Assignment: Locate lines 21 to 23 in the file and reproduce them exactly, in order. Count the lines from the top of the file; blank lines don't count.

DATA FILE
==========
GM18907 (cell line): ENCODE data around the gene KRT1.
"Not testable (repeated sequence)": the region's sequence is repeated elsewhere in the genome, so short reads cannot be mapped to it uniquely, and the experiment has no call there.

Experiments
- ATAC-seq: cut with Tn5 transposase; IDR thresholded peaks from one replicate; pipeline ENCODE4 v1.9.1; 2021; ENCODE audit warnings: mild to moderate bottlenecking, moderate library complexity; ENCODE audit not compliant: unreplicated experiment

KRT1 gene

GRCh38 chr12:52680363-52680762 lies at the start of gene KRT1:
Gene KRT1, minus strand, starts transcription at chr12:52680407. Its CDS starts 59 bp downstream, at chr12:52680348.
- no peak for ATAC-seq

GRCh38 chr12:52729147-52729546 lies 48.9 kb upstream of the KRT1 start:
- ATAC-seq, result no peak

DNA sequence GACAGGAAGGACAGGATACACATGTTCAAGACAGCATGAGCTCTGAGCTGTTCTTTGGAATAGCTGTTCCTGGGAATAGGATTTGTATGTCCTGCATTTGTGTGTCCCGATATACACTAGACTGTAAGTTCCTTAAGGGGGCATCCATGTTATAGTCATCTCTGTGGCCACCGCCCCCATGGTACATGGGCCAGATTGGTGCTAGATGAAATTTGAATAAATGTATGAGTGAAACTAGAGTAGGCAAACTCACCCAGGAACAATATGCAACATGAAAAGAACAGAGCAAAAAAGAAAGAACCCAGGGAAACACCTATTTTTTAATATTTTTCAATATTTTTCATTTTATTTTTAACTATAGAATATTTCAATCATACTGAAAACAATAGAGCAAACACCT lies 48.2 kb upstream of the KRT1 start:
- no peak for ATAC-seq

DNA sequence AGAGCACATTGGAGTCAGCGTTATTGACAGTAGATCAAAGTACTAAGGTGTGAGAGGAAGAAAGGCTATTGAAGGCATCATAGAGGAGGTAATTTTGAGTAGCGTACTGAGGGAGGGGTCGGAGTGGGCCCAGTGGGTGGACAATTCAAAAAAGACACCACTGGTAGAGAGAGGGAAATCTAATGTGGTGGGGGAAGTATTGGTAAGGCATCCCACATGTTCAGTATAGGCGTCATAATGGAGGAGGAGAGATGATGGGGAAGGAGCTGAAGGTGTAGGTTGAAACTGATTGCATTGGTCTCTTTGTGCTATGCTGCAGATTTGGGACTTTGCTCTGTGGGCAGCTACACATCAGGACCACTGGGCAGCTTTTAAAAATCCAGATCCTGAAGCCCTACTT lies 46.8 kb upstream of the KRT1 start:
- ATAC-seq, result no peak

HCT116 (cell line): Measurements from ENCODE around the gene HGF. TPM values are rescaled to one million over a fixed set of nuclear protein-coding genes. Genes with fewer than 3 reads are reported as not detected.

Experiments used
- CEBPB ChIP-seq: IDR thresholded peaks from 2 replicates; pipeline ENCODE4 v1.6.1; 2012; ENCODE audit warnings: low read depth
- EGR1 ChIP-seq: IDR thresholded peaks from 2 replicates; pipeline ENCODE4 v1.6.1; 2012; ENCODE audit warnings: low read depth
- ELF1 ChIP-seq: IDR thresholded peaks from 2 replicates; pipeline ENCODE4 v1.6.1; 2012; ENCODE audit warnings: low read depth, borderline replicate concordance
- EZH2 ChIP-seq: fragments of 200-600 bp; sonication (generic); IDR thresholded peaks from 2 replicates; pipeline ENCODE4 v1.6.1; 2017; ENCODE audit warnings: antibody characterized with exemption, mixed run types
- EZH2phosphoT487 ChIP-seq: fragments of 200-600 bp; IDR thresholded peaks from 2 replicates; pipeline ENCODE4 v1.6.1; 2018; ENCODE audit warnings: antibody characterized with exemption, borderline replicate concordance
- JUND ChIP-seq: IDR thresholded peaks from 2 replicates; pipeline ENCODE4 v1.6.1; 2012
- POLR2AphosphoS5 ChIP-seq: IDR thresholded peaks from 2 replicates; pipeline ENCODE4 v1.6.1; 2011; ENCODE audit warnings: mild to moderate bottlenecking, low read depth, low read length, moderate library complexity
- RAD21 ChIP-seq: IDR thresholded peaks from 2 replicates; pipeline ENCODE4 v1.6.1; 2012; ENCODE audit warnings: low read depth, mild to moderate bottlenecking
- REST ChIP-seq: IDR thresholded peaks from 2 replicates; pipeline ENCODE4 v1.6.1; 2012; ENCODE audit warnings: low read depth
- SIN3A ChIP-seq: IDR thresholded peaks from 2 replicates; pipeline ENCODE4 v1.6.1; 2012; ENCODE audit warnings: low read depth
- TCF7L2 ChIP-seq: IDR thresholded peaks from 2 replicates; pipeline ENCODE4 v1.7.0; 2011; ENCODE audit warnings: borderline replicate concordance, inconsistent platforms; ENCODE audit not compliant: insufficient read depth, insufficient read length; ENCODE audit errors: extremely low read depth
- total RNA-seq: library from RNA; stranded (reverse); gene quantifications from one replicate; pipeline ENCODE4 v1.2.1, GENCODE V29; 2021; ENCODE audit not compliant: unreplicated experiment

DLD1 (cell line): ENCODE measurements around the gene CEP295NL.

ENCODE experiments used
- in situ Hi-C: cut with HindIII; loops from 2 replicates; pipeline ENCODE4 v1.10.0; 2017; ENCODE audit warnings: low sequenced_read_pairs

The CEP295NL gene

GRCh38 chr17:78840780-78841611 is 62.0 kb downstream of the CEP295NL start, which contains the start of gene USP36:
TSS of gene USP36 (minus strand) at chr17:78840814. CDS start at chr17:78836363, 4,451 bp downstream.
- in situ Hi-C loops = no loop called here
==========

- EZH2phosphoT487 ChIP-seq: fragments of 200-600 bp; IDR thresholded peaks from 2 replicates; pipeline ENCODE4 v1.6.1; 2018; ENCODE audit warnings: antibody characterized with exemption, borderline replicate concordance
- JUND ChIP-seq: IDR thresholded peaks from 2 replicates; pipeline ENCODE4 v1.6.1; 2012
- POLR2AphosphoS5 ChIP-seq: IDR thresholded peaks from 2 replicates; pipeline ENCODE4 v1.6.1; 2011; ENCODE audit warnings: mild to moderate bottlenecking, low read depth, low read length, moderate library complexity